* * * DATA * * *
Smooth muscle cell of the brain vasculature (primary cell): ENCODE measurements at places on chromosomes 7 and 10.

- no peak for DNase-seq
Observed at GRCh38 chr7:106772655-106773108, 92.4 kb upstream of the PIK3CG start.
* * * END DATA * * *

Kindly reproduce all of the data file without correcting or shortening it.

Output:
Smooth muscle cell of the brain vasculature (primary cell): ENCODE measurements at places on chromosomes 7 and 10.

- no peak for DNase-seq
Observed at GRCh38 chr7:106772655-106773108, 92.4 kb upstream of the PIK3CG start.